Saturday, December 13, 2008

(Post 94) On Massage Therapy

American and Russian research (Siff MC & Yessis M 1992, Dubrovsky 1982 and others) has consistently shown that massage therapy when integrated with movement therapy is an effective tool in orthopedic, neuromuscular and sports restoration and rehabilitation by:

1. Increasing blood supply and speeding up venous flow.

2. Increasing lymphatic flow therefore helping the tissue to get rid of waste and toxins.

3. Increasing oxygen in arterial blood (Dubrovsky, 1982).

4. Helping to break adhesions and scar tissue, therefore improving muscle function by letting muscle fibers glide, contract and relax more efficiently.

In sports preparation, its main roles, as described by many Russian experts are:

1. Pre-starting neuromuscular relaxation.

2. Pre-starting neuromuscular stimulation.

3. Warming, loosening and mobilizing tissue.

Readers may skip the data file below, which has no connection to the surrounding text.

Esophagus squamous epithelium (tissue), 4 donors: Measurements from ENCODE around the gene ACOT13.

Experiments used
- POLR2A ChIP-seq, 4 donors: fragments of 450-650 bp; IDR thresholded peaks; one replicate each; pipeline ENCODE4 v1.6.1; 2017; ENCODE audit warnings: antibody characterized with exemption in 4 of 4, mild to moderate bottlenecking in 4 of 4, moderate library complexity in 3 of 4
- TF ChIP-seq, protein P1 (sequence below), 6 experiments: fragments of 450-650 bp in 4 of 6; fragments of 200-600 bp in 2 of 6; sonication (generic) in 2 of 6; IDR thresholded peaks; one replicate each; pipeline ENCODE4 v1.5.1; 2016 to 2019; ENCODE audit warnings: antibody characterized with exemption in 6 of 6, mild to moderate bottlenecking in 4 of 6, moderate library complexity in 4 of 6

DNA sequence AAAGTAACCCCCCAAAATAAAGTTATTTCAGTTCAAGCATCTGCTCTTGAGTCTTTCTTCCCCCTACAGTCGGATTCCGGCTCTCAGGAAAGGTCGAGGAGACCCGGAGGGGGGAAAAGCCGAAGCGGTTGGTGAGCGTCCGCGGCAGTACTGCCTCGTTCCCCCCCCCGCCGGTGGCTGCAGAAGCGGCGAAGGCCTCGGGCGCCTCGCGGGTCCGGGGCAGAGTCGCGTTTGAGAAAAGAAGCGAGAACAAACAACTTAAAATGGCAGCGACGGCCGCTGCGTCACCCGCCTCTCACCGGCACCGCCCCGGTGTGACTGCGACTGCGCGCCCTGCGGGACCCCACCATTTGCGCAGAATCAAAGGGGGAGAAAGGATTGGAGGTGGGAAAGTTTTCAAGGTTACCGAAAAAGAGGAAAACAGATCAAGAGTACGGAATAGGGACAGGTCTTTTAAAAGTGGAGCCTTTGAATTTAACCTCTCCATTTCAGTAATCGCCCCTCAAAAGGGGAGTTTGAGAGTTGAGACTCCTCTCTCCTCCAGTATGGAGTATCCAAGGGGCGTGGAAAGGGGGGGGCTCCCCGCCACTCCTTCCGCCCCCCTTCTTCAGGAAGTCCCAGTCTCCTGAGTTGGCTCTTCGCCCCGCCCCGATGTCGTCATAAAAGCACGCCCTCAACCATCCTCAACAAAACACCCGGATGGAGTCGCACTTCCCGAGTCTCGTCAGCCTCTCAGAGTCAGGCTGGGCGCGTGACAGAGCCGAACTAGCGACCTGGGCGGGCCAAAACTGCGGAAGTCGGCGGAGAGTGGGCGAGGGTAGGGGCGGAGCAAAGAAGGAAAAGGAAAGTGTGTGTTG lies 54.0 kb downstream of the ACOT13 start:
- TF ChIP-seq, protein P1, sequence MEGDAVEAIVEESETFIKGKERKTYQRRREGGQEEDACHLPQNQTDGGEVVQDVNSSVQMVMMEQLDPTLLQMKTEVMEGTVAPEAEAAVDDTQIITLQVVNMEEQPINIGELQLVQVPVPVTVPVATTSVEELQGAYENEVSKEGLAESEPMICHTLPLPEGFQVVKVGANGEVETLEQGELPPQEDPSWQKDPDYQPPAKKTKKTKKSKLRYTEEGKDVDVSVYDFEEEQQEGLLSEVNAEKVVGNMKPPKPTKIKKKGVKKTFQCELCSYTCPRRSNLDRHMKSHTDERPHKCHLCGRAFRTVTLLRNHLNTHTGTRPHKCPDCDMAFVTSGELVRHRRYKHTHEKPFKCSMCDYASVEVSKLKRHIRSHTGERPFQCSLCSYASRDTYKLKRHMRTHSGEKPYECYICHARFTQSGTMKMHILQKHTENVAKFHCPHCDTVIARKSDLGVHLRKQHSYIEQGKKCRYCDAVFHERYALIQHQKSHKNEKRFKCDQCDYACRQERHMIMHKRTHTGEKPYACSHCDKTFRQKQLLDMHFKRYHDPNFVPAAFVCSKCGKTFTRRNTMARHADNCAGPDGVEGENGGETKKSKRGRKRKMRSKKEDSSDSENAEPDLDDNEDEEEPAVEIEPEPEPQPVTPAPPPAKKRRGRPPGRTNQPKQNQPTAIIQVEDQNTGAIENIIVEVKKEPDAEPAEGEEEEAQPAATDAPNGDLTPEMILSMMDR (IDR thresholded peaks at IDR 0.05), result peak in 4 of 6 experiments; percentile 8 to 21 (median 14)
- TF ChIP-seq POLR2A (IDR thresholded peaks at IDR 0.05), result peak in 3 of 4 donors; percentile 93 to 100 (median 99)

4. Restoration during and after workouts or competitions.

Now, if you are a therapist and believe massage is time consuming think about this ... If you spend 20 minutes on electric stimulation plus 10 minutes on micro-current and 7 minutes on ultrasound, you have 37 MINUTES OF FLASHY PLACEBOS that at best would entertain the patient, but if you spend only 20 minutes on massage therapy, you would be far more successful in restoring and rehabilitating the neuromuscular system in almost half of the time.

References cited in this post and many further details of restorative procedures may be found in Siff MC & Yessis M book "Sport Restoration and Massage" 1992.